Use this URL to cite or link to this record in EThOS: http://ethos.bl.uk/OrderDetails.do?uin=uk.bl.ethos.616776
Title: Cryo-EM and biochemical analysis of p97-UBX protein complexes
Author: Ewens, Caroline Anne
Awarding Body: Imperial College London
Current Institution: Imperial College London
Date of Award: 2013
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Abstract:
The AAA (ATPase involved in various cellular activities) protein p97 is a versatile chaperone in the UPS (ubiquitin-proteasome system). As such, it is involved in many cellular pathways, for example membrane fusion, NF-κB activation, and DNA-damage repair. In these pathways, p97 engages an array of adaptor proteins to allow it to bind ubiquitylated substrates, process them and pass them to the proteasome for degradation. p97 forms a series of dedicated complexes that allow it to perform such a large number of tasks. The largest family of p97 adaptor proteins is the UBX (ubiquitin regulatory X) protein family, which includes p47 and FAF1 (Fas-associated factor 1). This thesis aims to probe the structures and biochemical properties of p97-UBX protein complexes to better understand how they help regulate p97 function. Recent advances in single-particle cryo-EM data processing of heterogeneous p97 datasets were utilised to improve the resolution of the cryo-EM model of p97-p47 in the presence of ADP. The method successfully removed unbound p97 and yielded a model of improved resolution. The main focus of the project was on FAF1. It was found to have a propensity to oligomerise via its coiled-coil domain, and bind p97 with a stoichiometry of 3:6. FAF1 decreased p97 ATPase activity, which may also be linked to its oligomerisation. A cryo-EM reconstruction of p97-FAF1 was obtained. It showed that p97 adopted a similar conformation to that seen in p97-UN. These data led to a proposed mechanism for how p97-FAF1 may be regulated. Furthermore, this data showed that p97- FAF1, p97-p47, and potentially other UBX proteins, share a trimer-hexamer binding mode. These common features impact the way they accomplish their tasks, indicating that p97 may utilise them by a common mechanism.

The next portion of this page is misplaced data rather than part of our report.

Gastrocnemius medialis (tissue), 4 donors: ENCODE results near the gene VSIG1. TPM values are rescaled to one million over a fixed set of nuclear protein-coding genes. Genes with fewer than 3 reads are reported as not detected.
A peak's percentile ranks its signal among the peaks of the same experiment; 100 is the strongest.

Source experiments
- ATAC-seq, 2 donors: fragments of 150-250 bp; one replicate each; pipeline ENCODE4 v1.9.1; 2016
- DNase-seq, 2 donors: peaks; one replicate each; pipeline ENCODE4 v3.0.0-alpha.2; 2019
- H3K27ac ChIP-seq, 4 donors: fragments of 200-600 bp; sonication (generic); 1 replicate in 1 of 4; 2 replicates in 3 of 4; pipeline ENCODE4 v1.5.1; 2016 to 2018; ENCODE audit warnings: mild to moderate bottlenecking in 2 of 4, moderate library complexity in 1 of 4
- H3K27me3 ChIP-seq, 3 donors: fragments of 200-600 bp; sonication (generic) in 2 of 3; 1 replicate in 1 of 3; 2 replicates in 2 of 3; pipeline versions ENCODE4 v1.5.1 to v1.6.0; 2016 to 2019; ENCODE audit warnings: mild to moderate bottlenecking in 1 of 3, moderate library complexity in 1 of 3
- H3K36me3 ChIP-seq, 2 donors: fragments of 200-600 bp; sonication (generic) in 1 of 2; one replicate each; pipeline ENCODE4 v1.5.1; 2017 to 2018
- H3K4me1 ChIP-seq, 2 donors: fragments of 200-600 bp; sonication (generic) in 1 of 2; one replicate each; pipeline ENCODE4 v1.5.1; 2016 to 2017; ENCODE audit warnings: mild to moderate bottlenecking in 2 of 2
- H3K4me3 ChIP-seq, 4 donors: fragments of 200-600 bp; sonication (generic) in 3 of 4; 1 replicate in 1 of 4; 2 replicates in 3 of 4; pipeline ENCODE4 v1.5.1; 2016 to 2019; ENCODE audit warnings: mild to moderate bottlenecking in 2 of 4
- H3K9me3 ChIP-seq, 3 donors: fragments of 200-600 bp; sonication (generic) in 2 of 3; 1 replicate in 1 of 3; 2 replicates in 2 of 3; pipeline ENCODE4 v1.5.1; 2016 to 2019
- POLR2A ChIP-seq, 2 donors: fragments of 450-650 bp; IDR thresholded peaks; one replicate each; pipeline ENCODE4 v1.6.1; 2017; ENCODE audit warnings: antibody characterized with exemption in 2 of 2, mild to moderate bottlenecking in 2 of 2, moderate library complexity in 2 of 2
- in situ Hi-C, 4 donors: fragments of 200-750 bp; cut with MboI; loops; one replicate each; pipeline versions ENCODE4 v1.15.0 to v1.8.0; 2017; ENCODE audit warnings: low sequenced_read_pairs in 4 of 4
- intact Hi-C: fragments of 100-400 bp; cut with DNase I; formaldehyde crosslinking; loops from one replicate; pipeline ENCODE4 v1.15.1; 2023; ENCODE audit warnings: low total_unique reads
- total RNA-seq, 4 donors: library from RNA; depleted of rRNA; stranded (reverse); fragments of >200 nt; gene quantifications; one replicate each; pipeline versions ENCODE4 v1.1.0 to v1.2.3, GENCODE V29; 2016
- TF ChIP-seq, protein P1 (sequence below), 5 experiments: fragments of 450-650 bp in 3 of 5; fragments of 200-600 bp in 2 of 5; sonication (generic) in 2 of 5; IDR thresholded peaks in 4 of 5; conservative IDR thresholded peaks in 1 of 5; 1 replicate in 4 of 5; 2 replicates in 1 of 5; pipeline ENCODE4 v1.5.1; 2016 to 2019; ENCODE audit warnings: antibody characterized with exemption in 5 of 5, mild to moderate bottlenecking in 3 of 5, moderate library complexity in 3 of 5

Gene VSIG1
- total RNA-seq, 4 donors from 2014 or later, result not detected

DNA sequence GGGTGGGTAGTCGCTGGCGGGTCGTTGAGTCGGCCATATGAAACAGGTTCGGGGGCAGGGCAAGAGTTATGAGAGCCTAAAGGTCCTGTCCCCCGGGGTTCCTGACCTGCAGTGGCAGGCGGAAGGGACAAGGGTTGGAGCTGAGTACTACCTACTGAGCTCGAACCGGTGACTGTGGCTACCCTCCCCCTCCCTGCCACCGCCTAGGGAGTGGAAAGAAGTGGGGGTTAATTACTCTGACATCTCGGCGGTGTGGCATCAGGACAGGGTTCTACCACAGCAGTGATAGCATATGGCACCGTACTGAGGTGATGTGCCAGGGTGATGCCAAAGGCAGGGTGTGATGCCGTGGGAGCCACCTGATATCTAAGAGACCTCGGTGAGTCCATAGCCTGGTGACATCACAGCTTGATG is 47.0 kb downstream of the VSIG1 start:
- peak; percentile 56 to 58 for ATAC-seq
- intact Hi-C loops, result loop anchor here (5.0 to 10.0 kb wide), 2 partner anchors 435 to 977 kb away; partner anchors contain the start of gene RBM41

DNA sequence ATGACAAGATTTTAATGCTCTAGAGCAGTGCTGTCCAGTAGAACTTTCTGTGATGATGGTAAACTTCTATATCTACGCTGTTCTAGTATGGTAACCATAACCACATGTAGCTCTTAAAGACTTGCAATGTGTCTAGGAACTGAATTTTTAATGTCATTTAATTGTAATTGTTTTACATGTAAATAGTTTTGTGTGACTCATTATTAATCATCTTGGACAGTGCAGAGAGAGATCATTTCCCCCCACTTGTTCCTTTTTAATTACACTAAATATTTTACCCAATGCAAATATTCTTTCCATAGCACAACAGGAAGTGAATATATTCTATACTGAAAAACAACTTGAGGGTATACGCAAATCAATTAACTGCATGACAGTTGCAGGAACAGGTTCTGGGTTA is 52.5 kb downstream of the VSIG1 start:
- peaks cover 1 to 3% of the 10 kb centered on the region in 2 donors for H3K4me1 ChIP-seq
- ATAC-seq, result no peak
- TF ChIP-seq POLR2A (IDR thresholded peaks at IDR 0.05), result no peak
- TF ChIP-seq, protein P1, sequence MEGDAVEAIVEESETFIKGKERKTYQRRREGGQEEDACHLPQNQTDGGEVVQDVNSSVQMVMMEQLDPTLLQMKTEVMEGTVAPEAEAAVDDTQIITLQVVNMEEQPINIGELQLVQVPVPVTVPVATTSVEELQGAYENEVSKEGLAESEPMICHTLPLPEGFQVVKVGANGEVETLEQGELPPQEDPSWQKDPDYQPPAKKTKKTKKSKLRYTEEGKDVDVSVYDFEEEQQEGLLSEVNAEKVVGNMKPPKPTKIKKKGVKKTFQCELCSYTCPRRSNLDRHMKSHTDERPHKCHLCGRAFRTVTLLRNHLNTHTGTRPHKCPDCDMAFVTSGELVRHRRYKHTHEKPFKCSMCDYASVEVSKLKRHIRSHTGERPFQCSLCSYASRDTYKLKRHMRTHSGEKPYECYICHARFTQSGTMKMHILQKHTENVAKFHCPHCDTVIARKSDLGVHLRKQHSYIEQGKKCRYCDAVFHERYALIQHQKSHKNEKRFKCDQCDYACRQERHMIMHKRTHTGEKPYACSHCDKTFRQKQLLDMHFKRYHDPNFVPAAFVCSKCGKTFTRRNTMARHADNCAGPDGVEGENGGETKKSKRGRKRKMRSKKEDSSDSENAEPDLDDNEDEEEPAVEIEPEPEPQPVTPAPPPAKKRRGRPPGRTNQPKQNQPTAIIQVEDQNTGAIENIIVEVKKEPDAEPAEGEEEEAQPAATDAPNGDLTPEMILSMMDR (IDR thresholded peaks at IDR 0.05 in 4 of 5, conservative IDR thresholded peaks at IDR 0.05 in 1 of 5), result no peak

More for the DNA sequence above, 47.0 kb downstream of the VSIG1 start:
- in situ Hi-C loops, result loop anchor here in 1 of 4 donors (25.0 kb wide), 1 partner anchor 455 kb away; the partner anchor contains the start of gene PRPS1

Supervisor: Freemont, Paul ; Zhang, Xiaodong Sponsor: Biotechnology and Biological Sciences Research Council
Qualification Name: Thesis (Ph.D.) Qualification Level: Doctoral
EThOS ID: uk.bl.ethos.616776  DOI: Not available
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